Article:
Released: 2003, Spitfire Records
Reviewer: Night of the Realm
Hell Yeah! Zakk Wylde and Co. return with their newest album of beer-swilling, riff-heavy, pissed-off rock metal. I’ll admit that I’ve found the previous Black Label offerings to be inconsistent at best, suffering from a general lack of focus and ideas, but THE BLESSED HELLRIDE smokes from beginning to end.
“Stoned and Drunk” breaks the 45-minute Hellride wide open with it’s dirty melody, cutting groove, and the raw, filthy vocal delivery by Zakk Wylde. This track is 100% pure metal, and certainly ranks as the best song that I have heard so far this year. It is also the perfect track to lead off the album as it is fairly typical of the sound and quality of what is to come. Unfortunately, the worst track of the album follows directly after the best. “Doomsday Jesus” is a shitty track overall, plagued by the same Pantera-isms that slagged previous BLS works. C’mon Zakk, the proto-simians of Pantera do a much better job of taking that sound and sucking; leave it to professionals. Thankfully, “Doomsday Jesus” is the exception on the album, and the ride ahead is all good quality.
“Stillborn” is the radio single of the album, and features a gratuitous appearance by Ozzy Osbourne on vocals. This track has a good groove to it, with almost an Alice in Chains feel in a few places, and while Ozzy’s vocals add nothing to the track, they do not detract, either. Perhaps this is because Zakk’s vocals throughout the album sound even more like Ozzy than ever. “Suffering Overdue” is a track of pure sludge and doom, walking the thin edge over the Pantera side of things. The album’s title track is quite an interesting number, dropping the usual heavy riffs for a laid-back, bluesy, acoustic number that can only be described as most hella cool. It’s a stark contrast to the rest of the album thus far, but Zakk pulls it off flawlessly. “Funeral Bell” is the complete opposite, wasting no time as it opens with an angry, kick-you-in-the-teeth chugging riff.. This one’s another of my favourites. If you’re looking for an old Black Sabbath-inspired trick, check out the doomy “Final Solution.” Zakk pulls off an Ozzy impression better than Ozzy himself could do nowadays. “Destruction Overdrive” reminds me quite a bit of “Funeral Bell” with Zakk’s trademark tight, intense riffs laid down in force. I feel that this track also features Zakk’s strongest vocal performance on the album. The last three tracks mellow a bit while Zakk kicks up the blues before the album closes with “Dead Meadow.” Driven by piano, this one’s even stranger and more out of place than the title track. I guess it works, as it is a completely different ending to the album.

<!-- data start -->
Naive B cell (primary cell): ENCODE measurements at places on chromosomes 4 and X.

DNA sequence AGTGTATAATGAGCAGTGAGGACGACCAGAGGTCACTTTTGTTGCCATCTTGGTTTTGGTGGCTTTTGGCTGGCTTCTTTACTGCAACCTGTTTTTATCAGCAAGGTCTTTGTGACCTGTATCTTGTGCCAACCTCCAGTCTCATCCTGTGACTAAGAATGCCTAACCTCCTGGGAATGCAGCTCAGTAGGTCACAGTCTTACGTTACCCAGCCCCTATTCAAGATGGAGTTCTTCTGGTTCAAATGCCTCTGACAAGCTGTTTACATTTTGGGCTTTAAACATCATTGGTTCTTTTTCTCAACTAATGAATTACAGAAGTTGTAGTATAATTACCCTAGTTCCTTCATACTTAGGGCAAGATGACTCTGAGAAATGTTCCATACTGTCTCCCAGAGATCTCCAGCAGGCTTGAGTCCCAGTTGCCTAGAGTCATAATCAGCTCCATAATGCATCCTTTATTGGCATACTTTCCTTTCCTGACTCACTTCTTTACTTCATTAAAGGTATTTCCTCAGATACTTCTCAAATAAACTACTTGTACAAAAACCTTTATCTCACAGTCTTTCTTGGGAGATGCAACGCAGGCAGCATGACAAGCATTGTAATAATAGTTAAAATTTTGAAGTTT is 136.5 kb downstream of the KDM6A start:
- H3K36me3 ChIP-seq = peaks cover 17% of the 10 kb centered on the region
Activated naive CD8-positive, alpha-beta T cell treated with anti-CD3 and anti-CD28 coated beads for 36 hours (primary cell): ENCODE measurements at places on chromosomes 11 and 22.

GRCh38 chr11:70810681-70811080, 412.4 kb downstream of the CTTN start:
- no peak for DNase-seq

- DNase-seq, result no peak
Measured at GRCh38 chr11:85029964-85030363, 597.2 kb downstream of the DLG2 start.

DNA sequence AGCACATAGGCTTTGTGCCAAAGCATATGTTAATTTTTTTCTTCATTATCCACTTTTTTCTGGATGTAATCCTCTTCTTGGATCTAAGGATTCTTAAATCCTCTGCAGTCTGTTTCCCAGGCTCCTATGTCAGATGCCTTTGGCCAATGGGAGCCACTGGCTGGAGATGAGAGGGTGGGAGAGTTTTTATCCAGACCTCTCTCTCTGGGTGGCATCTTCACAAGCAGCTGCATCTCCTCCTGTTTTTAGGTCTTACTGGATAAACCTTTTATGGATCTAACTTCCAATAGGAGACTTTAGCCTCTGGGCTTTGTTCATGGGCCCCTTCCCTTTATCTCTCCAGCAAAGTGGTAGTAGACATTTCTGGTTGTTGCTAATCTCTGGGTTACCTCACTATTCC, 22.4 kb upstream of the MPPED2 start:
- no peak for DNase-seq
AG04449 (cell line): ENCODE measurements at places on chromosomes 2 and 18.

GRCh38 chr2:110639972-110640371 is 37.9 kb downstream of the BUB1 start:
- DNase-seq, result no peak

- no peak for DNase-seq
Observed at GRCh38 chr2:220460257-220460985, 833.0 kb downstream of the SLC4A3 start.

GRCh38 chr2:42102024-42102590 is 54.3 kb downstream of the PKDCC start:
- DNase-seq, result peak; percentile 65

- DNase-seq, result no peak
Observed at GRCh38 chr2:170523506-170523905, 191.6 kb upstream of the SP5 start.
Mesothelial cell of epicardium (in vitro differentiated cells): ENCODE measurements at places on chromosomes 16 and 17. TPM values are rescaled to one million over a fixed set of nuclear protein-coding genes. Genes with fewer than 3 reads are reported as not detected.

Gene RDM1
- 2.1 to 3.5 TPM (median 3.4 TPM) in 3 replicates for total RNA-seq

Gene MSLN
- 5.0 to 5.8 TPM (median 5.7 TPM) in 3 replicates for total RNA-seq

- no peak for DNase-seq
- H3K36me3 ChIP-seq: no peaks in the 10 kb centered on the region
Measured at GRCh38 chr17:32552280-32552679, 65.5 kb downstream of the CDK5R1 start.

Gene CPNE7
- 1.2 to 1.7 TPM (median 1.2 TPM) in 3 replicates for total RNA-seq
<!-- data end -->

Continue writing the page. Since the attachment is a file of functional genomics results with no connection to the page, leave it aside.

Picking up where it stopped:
There has never been any occasion to question Zakk’s technical skill or flair for powerful riffs, but Zakk Wylde really honed his songwriting skills for THE BLESSED HELLRIDE. Here, we see a greater focus and cohesion in style. The true beauty of this album is its genuine nature. This is no glossy, over-produced phony album, just pure, gritty, no bullshit metal. THE BLESSED HELLRIDE ought to come with a warning sticker plastered on the front: WARNING: This album meant to be enjoyed with mass quantities of cold beer and char-grilled red meat.
It just fits that way.